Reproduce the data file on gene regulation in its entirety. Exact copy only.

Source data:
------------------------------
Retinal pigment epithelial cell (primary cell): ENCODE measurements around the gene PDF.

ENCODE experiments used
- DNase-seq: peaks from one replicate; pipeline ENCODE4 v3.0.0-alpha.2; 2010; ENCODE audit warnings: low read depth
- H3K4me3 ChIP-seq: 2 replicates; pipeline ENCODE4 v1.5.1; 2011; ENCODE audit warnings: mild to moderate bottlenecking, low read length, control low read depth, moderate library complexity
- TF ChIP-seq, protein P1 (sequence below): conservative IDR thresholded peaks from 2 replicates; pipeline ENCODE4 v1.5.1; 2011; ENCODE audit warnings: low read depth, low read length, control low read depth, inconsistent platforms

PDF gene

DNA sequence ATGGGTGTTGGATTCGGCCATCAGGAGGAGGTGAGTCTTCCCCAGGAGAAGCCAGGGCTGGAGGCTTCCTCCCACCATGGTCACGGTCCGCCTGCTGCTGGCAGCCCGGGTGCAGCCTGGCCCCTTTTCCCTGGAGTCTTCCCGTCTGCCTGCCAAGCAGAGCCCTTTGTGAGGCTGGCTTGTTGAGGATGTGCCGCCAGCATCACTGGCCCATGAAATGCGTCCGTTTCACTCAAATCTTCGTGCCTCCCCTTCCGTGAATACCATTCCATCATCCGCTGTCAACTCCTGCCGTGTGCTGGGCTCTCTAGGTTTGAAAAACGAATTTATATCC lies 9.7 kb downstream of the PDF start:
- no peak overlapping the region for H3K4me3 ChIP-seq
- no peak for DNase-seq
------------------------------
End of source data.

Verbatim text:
Retinal pigment epithelial cell (primary cell): ENCODE measurements around the gene PDF.

ENCODE experiments used
- DNase-seq: peaks from one replicate; pipeline ENCODE4 v3.0.0-alpha.2; 2010; ENCODE audit warnings: low read depth
- H3K4me3 ChIP-seq: 2 replicates; pipeline ENCODE4 v1.5.1; 2011; ENCODE audit warnings: mild to moderate bottlenecking, low read length, control low read depth, moderate library complexity
- TF ChIP-seq, protein P1 (sequence below): conservative IDR thresholded peaks from 2 replicates; pipeline ENCODE4 v1.5.1; 2011; ENCODE audit warnings: low read depth, low read length, control low read depth, inconsistent platforms

PDF gene

DNA sequence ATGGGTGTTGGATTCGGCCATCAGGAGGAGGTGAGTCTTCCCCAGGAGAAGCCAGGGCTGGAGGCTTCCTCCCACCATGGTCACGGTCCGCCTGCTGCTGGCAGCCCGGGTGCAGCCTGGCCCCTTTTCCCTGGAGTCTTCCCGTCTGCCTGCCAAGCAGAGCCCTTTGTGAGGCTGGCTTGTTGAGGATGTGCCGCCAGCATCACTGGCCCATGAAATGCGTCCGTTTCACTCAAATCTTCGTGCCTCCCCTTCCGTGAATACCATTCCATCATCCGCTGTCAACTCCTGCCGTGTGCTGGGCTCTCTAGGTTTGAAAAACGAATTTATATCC lies 9.7 kb downstream of the PDF start:
- no peak overlapping the region for H3K4me3 ChIP-seq
- no peak for DNase-seq